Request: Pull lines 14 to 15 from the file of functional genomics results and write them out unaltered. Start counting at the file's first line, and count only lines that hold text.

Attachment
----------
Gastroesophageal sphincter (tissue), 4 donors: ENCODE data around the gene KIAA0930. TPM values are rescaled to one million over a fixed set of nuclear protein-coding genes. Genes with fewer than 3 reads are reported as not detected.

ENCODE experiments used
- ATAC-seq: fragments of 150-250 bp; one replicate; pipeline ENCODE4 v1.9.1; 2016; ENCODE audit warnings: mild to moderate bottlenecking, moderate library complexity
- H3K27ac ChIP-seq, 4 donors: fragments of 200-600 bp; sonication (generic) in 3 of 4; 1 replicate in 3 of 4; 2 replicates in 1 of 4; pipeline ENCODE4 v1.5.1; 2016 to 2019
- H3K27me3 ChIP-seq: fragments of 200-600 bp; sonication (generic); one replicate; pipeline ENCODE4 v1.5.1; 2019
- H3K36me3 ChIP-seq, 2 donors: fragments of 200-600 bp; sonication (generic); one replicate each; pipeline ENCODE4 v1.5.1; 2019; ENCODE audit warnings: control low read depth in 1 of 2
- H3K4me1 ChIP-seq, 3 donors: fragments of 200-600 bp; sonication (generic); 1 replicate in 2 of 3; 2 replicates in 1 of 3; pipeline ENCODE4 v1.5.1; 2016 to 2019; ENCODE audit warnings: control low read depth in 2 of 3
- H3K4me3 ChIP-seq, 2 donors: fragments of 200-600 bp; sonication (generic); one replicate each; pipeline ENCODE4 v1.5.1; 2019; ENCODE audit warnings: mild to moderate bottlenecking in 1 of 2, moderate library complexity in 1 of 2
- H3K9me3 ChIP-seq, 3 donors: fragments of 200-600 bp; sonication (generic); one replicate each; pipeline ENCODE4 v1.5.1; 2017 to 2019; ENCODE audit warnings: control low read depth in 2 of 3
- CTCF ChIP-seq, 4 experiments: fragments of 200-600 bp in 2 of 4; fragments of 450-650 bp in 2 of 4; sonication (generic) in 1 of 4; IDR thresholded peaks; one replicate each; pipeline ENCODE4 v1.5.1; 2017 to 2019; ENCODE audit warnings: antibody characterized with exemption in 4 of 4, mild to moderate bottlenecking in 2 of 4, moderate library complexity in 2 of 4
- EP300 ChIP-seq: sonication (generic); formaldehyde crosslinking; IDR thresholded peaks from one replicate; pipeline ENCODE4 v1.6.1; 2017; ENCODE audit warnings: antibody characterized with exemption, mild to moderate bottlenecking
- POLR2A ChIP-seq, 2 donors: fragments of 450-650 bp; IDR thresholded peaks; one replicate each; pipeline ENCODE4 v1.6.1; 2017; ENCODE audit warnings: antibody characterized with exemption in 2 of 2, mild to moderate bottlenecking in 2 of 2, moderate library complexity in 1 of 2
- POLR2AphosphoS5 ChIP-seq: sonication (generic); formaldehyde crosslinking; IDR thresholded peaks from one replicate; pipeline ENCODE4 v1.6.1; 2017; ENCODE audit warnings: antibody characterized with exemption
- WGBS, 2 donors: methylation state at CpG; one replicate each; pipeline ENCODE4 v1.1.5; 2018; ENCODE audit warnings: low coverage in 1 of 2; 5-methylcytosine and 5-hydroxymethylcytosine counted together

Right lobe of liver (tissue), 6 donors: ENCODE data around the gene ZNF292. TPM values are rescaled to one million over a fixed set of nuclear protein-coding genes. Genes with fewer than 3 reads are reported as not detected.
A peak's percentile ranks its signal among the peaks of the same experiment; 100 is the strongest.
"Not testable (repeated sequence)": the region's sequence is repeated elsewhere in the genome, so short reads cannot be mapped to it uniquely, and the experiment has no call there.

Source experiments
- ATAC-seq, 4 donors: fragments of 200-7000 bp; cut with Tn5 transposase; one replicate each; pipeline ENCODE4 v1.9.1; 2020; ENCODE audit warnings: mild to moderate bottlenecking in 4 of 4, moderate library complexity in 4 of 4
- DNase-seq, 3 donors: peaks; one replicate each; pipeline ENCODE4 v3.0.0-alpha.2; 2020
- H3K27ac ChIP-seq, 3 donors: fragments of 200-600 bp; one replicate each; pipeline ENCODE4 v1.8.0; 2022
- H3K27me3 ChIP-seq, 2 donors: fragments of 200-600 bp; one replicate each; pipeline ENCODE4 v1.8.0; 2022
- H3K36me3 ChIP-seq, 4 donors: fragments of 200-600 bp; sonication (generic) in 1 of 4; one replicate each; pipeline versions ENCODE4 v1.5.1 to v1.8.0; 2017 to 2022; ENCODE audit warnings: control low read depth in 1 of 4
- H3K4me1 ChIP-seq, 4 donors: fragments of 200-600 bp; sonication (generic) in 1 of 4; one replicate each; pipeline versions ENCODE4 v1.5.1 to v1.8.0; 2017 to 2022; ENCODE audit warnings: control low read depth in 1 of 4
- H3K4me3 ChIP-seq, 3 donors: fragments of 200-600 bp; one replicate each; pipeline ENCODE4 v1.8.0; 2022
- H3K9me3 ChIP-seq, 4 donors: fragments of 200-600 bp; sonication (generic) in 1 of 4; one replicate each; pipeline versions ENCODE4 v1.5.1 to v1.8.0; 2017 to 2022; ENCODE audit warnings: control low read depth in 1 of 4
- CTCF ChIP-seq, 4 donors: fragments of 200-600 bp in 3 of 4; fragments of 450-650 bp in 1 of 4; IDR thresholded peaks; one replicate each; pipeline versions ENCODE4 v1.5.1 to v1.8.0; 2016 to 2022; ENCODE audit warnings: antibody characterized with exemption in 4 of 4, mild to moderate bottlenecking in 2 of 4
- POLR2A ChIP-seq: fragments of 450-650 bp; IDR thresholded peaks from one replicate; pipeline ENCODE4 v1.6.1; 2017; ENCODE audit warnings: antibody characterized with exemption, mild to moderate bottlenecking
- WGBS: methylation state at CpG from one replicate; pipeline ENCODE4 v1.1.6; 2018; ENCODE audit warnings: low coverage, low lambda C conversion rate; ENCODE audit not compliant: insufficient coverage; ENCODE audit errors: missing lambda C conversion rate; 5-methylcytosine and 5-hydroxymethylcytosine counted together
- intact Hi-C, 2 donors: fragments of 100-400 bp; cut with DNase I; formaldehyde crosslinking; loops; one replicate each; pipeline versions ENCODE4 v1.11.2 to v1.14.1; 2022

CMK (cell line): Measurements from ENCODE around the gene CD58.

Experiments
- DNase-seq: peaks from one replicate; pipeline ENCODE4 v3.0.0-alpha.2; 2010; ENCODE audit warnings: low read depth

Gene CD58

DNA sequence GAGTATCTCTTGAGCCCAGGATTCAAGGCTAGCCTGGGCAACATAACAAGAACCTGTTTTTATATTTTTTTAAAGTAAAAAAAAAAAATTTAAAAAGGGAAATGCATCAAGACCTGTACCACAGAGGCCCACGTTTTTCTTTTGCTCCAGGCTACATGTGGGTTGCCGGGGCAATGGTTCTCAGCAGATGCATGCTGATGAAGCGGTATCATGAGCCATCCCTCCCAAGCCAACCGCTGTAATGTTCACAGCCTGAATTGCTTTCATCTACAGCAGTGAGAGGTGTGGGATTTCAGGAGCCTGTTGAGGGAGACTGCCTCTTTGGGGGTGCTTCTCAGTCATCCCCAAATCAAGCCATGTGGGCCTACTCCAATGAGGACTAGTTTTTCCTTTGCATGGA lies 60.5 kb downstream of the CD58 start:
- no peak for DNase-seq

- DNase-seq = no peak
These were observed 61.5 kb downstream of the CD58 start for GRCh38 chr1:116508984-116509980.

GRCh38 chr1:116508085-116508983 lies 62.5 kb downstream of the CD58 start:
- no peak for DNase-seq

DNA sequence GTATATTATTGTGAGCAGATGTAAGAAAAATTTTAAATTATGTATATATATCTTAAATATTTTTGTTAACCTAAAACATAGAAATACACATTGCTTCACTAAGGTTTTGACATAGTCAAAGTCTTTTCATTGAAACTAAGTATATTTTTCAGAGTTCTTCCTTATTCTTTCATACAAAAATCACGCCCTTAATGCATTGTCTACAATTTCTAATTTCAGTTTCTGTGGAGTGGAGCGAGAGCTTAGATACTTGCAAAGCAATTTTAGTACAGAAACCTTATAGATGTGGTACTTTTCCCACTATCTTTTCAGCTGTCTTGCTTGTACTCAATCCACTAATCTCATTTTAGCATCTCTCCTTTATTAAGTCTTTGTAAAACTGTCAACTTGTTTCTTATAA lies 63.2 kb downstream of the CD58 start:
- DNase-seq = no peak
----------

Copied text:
- WGBS, 2 donors: methylation state at CpG; one replicate each; pipeline ENCODE4 v1.1.5; 2018; ENCODE audit warnings: low coverage in 1 of 2; 5-methylcytosine and 5-hydroxymethylcytosine counted together

Right lobe of liver (tissue), 6 donors: ENCODE data around the gene ZNF292. TPM values are rescaled to one million over a fixed set of nuclear protein-coding genes. Genes with fewer than 3 reads are reported as not detected.